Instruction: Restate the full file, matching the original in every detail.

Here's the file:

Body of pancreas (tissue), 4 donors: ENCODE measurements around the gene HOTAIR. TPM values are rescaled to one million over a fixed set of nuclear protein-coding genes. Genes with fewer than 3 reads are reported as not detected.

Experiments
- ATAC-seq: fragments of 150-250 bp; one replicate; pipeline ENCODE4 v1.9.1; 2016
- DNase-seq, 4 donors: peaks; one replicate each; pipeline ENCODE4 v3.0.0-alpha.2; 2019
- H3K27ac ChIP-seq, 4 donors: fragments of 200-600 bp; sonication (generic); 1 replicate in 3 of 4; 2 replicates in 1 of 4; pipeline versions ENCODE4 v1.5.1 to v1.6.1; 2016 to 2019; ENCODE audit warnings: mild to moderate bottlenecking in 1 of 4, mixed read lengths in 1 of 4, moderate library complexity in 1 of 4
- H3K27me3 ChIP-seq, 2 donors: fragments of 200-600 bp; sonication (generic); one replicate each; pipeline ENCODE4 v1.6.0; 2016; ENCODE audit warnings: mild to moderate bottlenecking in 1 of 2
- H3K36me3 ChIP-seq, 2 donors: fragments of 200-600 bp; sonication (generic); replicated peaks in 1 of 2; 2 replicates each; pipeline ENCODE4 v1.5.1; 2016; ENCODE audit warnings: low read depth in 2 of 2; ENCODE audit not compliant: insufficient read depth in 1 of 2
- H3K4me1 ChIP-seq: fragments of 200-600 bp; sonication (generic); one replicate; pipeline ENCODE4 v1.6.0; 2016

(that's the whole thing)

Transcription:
Body of pancreas (tissue), 4 donors: ENCODE measurements around the gene HOTAIR. TPM values are rescaled to one million over a fixed set of nuclear protein-coding genes. Genes with fewer than 3 reads are reported as not detected.

Experiments
- ATAC-seq: fragments of 150-250 bp; one replicate; pipeline ENCODE4 v1.9.1; 2016
- DNase-seq, 4 donors: peaks; one replicate each; pipeline ENCODE4 v3.0.0-alpha.2; 2019
- H3K27ac ChIP-seq, 4 donors: fragments of 200-600 bp; sonication (generic); 1 replicate in 3 of 4; 2 replicates in 1 of 4; pipeline versions ENCODE4 v1.5.1 to v1.6.1; 2016 to 2019; ENCODE audit warnings: mild to moderate bottlenecking in 1 of 4, mixed read lengths in 1 of 4, moderate library complexity in 1 of 4
- H3K27me3 ChIP-seq, 2 donors: fragments of 200-600 bp; sonication (generic); one replicate each; pipeline ENCODE4 v1.6.0; 2016; ENCODE audit warnings: mild to moderate bottlenecking in 1 of 2
- H3K36me3 ChIP-seq, 2 donors: fragments of 200-600 bp; sonication (generic); replicated peaks in 1 of 2; 2 replicates each; pipeline ENCODE4 v1.5.1; 2016; ENCODE audit warnings: low read depth in 2 of 2; ENCODE audit not compliant: insufficient read depth in 1 of 2
- H3K4me1 ChIP-seq: fragments of 200-600 bp; sonication (generic); one replicate; pipeline ENCODE4 v1.6.0; 2016